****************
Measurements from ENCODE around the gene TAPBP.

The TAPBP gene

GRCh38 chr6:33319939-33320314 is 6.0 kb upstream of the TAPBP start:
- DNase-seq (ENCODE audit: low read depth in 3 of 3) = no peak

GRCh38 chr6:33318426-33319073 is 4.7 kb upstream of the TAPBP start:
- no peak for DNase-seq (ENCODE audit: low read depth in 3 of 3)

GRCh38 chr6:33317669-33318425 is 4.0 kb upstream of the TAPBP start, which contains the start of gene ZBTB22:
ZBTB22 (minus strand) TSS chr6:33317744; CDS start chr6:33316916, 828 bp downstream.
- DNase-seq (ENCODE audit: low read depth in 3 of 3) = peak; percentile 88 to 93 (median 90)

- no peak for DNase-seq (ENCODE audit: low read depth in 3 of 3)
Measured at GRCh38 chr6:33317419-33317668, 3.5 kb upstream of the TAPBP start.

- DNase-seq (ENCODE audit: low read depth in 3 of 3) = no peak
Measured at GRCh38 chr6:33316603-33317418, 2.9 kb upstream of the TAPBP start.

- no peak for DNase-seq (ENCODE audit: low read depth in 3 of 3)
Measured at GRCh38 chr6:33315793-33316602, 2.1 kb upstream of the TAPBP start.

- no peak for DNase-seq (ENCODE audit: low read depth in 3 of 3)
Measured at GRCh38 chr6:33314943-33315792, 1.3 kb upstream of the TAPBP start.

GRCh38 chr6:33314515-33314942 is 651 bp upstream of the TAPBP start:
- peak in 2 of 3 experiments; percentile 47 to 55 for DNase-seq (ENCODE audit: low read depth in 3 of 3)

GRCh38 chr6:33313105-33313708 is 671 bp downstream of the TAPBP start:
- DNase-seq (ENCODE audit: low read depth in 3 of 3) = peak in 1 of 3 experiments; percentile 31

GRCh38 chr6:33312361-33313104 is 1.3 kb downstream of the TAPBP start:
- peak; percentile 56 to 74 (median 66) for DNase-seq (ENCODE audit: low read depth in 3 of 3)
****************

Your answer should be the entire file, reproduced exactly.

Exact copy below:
Measurements from ENCODE around the gene TAPBP.

The TAPBP gene

GRCh38 chr6:33319939-33320314 is 6.0 kb upstream of the TAPBP start:
- DNase-seq (ENCODE audit: low read depth in 3 of 3) = no peak

GRCh38 chr6:33318426-33319073 is 4.7 kb upstream of the TAPBP start:
- no peak for DNase-seq (ENCODE audit: low read depth in 3 of 3)

GRCh38 chr6:33317669-33318425 is 4.0 kb upstream of the TAPBP start, which contains the start of gene ZBTB22:
ZBTB22 (minus strand) TSS chr6:33317744; CDS start chr6:33316916, 828 bp downstream.
- DNase-seq (ENCODE audit: low read depth in 3 of 3) = peak; percentile 88 to 93 (median 90)

- no peak for DNase-seq (ENCODE audit: low read depth in 3 of 3)
Measured at GRCh38 chr6:33317419-33317668, 3.5 kb upstream of the TAPBP start.

- DNase-seq (ENCODE audit: low read depth in 3 of 3) = no peak
Measured at GRCh38 chr6:33316603-33317418, 2.9 kb upstream of the TAPBP start.

- no peak for DNase-seq (ENCODE audit: low read depth in 3 of 3)
Measured at GRCh38 chr6:33315793-33316602, 2.1 kb upstream of the TAPBP start.

- no peak for DNase-seq (ENCODE audit: low read depth in 3 of 3)
Measured at GRCh38 chr6:33314943-33315792, 1.3 kb upstream of the TAPBP start.

GRCh38 chr6:33314515-33314942 is 651 bp upstream of the TAPBP start:
- peak in 2 of 3 experiments; percentile 47 to 55 for DNase-seq (ENCODE audit: low read depth in 3 of 3)

GRCh38 chr6:33313105-33313708 is 671 bp downstream of the TAPBP start:
- DNase-seq (ENCODE audit: low read depth in 3 of 3) = peak in 1 of 3 experiments; percentile 31

GRCh38 chr6:33312361-33313104 is 1.3 kb downstream of the TAPBP start:
- peak; percentile 56 to 74 (median 66) for DNase-seq (ENCODE audit: low read depth in 3 of 3)